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We hope you enjoyed the September 13 DemoFriday™ with Plexxi and Opscode using DevOps and SDN! If you missed the presentation featuring a concrete solution that truly automates the network, you now can watch it in our archives.
This DemoFriday™ focused on the intersection of DevOps and software-defined networking (SDN), showing how to help DevOps engineers influence network behavior using tools and data familiar to them. The presentation showcases Chef, Opscode’s automation platform that transforms infrastructure into code. Watch the full presentation, or check out the teaser video and other resources below.
Following are the questions provided by participants and answers, written out in detail after the presentation, from Plexxi Senior Product Manager Derick Winkworth and Opscode CTO Christopher Brown. Check out the responses to learn more about how to assign roles to infrastructure and use those roles to drive network behavior.
How do I start to model my infrastructure in Chef for use with something like Plexxi?
Opscode: We recommend starting with the basics outlined here at Learn Chef. Chef can be downloaded for free here, and by following the steps outlined on Learn Chef, you’ll be able to deploy your first server using Chef and get familiar with the platform. From there, you can review the Starter Use Cases detailed on the Learn Chef page to find what best fits your unique environment, then engage with the Chef Community and Opscode Support to move you quickly on your way to fully configuring environments – including Plexxi networking resources – with Chef.
You said that Chef is great for managing complexity. My environment isn’t that complex. Is Chef still useful, and why?
Opscode: Chef is an automation platform that transforms infrastructure into code. With Chef, your real asset is the code that brings those servers and the services they provide to life. An automated infrastructure can accelerate your time to market, help you manage scale and complexity, and safeguard your systems.
Automating with Chef means that you can set up your infrastructure and be ready to deploy new features in minutes rather than days. You can get devs resources in near real-time and adapt to the unexpected with a few lines of code. Even in small, simple environments, Chef’s automation capabilities can ensure you’re making the most of your IT resources.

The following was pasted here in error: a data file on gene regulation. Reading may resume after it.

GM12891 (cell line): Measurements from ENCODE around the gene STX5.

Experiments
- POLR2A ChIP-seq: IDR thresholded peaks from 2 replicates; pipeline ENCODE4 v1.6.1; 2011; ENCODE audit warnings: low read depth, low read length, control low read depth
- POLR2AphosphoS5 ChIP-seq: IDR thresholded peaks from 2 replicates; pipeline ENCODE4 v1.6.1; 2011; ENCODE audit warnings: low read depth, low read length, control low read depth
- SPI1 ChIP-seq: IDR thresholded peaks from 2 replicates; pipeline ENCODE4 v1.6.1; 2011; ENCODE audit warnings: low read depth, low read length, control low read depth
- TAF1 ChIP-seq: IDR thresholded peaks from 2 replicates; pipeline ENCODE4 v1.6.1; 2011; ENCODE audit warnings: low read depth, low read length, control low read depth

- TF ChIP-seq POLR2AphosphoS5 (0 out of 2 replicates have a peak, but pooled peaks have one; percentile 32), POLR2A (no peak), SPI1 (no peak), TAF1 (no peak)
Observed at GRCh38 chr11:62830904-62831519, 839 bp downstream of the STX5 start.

Investing in Chef also enables you to reap benefits of configuration management now and set yourself up for success in the future as your environment grows more complex. In addition to handling infrastructure automation, Chef can also serve as the basis for more advanced use cases such as application deployment and continuous delivery.
I have a more “legacy” environment. Can I still use Chef? Can Chef help me get to the promised land of dynamic config and SDN? Also, what about Windows, Solaris and AIX?
Opscode: Chef has robust, native support for Windows, Unix, AIX, and Linux, ensuring integration with nearly every compute environment. The Opscode team can help you go from configuring your first server with Chef all the way to the continuous deployment of new applications. Chef works with next-gen leaders in networking like Plexxi to enable you to automate both the server and networking layers from a single automation platform, abstracting IT management to the software layer to save time and money and increase development velocity.
Do Devops (Chef) owners want to reach in and configure network elements? Can you give a customer use case?
Opscode: The real benefit is not having to directly interface with the actual networking elements themselves and instead using the Chef interface to do it all with code. By abstracting management to Chef, sysadmins and developers can manage networking resources without needing to be deeply familiar with networking language or management principles. This means resources are always provisioned reliably, quickly and repeatedly.